♦ Results: Compared with the U-Cl(EDTA), the U-Cl(crea-urea) GFR estimate was 12% higher [95% confidence limits (CL): 3%, 21%]. Although significantly different (p = 0.01), the latter two methods showed the best agreement. The estimates obtained using the eGFR(CysC) methods were skewed from y = x compared with the estimates obtained using other methods, indicating strong bias, probably because of extrarenal elimination. The cP-Cl(EDTA) estimate was 34% (95% CL: 26%, 42%), higher than the U-Cl(EDTA) estimate (p < 0.001). The reproducibility (coefficients of variation) differed significantly between methods: cP-Cl(EDTA), 7%; U-Cl(EDTA), 14%; U-Cl(crea-urea), 18%; and both eGFR(CysC) methods, 3%.
♦ Conclusions: In PD patients, GFR may be estimated as U-Cl(crea-urea) when complete urine collection is performed, taking into account an overestimation of approximately 12%. The available equations for eGFR(CysC) seem to be inaccurate; further development and validation is desirable. Omitting the eGFR(CysC) methods, cP-Cl(EDTA) was the most reproducible method and might be useful in certain situations.
Chromium radioisotopes; creatinine; cystatin C; glomerular filtration rate; urea
Serum sialic acid and C reactive protein are the markers for inflammation. The main objective of this study was to determine the sialic acid level in Caribbean type 2 diabetic patients with and without microvascular complications and its relationship with metabolic and anthropometric variables.
Research design and methods
The Caribbean subjects aged 15–60 years with type 2 diabetes were recruited for the study. Fasting venous blood samples were collected from 162 subjects of which 44 were healthy individuals, 44 were of type 2 diabetes, 44 were of type 2 diabetes with nephropathy and 30 were of diabetes with retinopathy. Simultaneously urine samples were also collected from each of the subjects. All the blood samples were processed for lipid profile, glucose, HbA1C, C-reactive protein and sialic acid. The urine samples were analysed for sialic acid and microalbumin.
Serum sialic acid concentrations were significantly higher among diabetic subjects (66.0 ± 11.7 mg %) as compared to controls (55.2 ± 8.3 mg %). There was a significantly increasing trend of serum sialic acid with severity of nephropathy (71.6 ± 23.6 mg %) and degree of urinary albumin excretion (794.3 ± 805.9). The diabetic retinopathy patients also demonstrated significantly higher values of serum sialic acid (77.9 ± 29.0) and urine microalbumin (351.1 ± 559.9). Elevated serum sialic acid microalbumin concentrations were associated with cardiovascular risk factors such as hypertension, increased waist to hip ratios. (P < 0.05). Sialic acid had no correlation with CRP or any component of the lipid profile.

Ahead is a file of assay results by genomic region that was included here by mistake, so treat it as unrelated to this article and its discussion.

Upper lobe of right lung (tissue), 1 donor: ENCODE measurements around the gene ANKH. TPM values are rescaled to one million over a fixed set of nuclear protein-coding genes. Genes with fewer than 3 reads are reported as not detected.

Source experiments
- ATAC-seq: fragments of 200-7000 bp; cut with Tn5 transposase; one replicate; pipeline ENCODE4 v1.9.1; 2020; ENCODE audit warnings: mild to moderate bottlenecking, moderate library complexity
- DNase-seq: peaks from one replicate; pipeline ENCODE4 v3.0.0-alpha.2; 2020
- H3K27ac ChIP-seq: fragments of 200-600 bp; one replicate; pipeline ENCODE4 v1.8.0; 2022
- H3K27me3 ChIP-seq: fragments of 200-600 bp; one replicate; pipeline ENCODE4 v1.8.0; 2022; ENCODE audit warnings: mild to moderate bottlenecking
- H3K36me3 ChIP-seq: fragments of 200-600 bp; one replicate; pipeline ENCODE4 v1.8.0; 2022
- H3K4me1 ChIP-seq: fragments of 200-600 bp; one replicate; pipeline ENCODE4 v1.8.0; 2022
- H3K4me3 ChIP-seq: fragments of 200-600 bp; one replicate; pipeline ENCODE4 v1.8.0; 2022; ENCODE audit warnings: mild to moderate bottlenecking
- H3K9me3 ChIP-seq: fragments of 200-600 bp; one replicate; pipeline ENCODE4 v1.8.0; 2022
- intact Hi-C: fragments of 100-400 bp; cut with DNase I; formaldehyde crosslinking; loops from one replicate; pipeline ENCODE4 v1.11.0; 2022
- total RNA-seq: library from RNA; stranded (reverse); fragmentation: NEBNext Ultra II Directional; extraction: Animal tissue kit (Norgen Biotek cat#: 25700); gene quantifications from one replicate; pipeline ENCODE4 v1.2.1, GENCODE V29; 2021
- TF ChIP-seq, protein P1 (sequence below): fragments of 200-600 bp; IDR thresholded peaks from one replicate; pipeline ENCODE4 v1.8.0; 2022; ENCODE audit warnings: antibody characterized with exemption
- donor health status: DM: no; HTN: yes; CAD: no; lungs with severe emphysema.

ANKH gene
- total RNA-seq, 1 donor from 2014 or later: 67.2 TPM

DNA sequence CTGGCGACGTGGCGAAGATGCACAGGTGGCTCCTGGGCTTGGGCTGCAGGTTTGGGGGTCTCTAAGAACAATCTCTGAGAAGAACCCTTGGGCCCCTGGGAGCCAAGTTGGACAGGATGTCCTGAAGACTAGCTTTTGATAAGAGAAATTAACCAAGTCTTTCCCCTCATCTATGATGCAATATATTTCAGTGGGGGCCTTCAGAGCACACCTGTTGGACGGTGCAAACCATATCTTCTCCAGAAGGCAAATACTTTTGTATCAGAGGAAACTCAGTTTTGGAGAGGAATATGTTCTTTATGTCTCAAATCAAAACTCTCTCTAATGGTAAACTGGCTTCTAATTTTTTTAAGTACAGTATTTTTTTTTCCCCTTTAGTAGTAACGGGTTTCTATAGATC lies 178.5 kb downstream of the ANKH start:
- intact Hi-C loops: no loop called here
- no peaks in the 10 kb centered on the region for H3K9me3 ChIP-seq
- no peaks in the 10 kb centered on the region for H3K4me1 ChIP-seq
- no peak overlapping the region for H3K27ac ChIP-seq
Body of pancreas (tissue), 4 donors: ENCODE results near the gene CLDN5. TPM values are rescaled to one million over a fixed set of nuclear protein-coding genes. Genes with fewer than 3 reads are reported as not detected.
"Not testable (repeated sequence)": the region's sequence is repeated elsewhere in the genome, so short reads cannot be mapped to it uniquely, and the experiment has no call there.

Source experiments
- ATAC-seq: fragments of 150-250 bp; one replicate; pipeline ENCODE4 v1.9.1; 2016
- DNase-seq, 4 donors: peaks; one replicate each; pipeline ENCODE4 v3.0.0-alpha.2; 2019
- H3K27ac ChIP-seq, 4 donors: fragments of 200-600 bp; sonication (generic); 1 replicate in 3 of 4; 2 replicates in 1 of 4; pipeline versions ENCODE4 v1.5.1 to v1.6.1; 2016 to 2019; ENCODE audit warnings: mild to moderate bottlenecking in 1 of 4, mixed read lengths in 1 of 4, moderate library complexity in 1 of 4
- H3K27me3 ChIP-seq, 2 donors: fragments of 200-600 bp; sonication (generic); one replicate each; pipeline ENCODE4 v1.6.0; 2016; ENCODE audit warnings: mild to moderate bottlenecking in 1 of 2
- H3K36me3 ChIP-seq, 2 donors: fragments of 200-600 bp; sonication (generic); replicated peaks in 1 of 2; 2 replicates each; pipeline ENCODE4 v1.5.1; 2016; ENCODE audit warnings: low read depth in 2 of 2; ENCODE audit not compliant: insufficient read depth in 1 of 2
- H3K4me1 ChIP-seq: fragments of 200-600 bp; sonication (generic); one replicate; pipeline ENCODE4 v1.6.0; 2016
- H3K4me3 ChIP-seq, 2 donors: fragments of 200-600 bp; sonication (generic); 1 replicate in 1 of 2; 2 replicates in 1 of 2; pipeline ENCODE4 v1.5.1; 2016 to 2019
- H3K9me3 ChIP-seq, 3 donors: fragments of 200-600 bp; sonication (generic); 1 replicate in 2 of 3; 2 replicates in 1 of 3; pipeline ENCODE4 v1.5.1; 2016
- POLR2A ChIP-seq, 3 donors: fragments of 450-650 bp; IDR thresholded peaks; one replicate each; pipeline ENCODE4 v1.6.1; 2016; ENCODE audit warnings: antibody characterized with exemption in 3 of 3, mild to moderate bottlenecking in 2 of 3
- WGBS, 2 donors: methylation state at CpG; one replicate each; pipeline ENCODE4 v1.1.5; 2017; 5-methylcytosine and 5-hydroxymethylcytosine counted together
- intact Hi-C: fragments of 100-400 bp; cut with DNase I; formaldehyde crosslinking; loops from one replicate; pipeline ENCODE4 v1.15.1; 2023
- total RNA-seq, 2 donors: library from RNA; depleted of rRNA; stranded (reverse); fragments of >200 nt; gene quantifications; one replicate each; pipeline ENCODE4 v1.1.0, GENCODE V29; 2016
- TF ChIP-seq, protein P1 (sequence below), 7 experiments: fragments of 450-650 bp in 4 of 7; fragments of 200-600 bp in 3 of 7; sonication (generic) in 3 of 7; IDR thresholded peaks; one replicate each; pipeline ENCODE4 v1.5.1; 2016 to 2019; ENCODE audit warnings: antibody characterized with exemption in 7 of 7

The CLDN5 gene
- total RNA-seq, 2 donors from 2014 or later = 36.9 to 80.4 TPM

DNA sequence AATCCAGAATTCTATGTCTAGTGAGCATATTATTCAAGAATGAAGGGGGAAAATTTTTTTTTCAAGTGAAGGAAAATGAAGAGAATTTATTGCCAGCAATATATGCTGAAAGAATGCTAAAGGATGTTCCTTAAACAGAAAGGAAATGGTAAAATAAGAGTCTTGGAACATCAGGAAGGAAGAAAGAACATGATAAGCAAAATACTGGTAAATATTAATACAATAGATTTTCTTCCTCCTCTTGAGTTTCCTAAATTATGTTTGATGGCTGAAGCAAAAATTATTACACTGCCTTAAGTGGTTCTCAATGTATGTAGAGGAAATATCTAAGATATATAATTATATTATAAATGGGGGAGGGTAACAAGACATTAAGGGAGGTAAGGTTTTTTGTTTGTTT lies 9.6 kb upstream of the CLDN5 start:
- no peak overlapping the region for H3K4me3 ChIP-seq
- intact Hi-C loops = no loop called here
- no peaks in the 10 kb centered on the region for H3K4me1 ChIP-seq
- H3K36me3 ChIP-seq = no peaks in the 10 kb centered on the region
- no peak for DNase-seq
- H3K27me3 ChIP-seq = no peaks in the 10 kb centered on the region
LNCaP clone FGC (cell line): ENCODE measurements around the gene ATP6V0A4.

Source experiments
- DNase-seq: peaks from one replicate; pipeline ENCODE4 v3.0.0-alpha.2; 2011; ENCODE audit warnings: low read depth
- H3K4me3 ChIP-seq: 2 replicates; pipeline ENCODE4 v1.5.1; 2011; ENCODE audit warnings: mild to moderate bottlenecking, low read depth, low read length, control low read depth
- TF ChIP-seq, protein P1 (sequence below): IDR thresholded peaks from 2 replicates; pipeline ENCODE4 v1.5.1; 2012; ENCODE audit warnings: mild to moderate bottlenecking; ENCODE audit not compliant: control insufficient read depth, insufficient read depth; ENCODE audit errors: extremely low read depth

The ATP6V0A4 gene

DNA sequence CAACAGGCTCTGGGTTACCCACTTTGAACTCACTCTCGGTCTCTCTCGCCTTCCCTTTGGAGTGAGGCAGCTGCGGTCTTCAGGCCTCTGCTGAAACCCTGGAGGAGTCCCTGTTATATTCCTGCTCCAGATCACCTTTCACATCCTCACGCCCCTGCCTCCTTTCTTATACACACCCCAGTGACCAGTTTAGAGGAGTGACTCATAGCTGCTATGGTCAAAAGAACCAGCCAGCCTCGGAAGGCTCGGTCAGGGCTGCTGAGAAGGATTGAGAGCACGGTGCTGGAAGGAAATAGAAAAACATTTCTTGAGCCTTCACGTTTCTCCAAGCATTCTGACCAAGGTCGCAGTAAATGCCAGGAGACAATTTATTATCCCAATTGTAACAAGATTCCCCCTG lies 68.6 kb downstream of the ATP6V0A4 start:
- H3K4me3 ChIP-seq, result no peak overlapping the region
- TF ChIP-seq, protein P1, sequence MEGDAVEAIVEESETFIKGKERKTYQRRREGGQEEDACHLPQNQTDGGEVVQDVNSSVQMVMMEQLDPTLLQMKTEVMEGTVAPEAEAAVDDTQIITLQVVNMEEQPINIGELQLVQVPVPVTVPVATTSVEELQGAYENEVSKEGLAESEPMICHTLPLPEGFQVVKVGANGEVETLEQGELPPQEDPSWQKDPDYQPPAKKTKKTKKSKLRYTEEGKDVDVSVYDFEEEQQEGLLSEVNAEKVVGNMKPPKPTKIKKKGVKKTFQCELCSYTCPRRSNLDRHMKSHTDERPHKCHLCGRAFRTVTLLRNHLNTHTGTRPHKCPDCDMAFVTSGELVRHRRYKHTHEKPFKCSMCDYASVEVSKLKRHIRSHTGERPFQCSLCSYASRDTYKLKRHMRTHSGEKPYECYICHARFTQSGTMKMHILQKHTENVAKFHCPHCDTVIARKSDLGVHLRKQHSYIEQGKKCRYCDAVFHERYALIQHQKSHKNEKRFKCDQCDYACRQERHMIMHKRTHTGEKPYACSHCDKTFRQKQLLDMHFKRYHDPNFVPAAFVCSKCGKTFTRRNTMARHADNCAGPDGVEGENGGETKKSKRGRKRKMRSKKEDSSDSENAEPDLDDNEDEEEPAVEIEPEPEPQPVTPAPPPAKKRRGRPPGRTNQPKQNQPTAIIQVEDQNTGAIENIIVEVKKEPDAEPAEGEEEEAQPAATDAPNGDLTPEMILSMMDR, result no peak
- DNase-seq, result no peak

The increased serum sialic acid and microalbumin were strongly related to the presence of microvascular complications like diabetic nephropathy and diabetic retinopathy and cardiovascular risk factors like hypertension and waist to hip ratios in Caribbean type-2 diabetic patients. The serum sialic acid may be used as an inflammatory marker and possible indicator of microvascular complications in type-2 diabetic patients.
Chronic kidney disease (CKD) typically evolves over many years, with a long latent period when the disease is clinically silent and therefore diagnosis, evaluation and treatment is based mainly on biomarkers that assess kidney function. Glomerular filtration rate (GFR) remains the ideal marker of kidney function. Unfortunately measuring GFR is time consuming and therefore GFR is usually estimated from equations that take into account endogenous filtration markers like serum creatinine (SCr) and cystatin C (CysC). Other biomarkers such as albuminuria may precede kidney function decline and have demonstrated to have strong associations with disease progression and outcomes. New potential biomarkers have arisen with the promise of detecting kidney damage prior to the currently used markers. The aim of this review is to discuss the utility of the GFR estimating equations and biomarkers in CKD and the different clinical settings where these should be applied. The CKD-Epidemiology Collaboration equation performs better than the modification of diet in renal disease equation, especially at GFR above 60 mL/min per 1.73 m2. Equations combining CysC and SCr perform better than the equations using either CysC or SCr alone and are recommended in situations where CKD needs to be confirmed. Combining creatinine, CysC and urine albumin to creatinine ratio improves risk stratification for kidney disease progression and mortality. Kidney injury molecule and neutrophil gelatinase-associated lipocalin are considered reasonable biomarkers in urine and plasma to determine severity and prognosis of CKD.
Chronic kidney disease; Estimated glomerular filtration rate; Kidney damage; New biomarkers; MicroRNA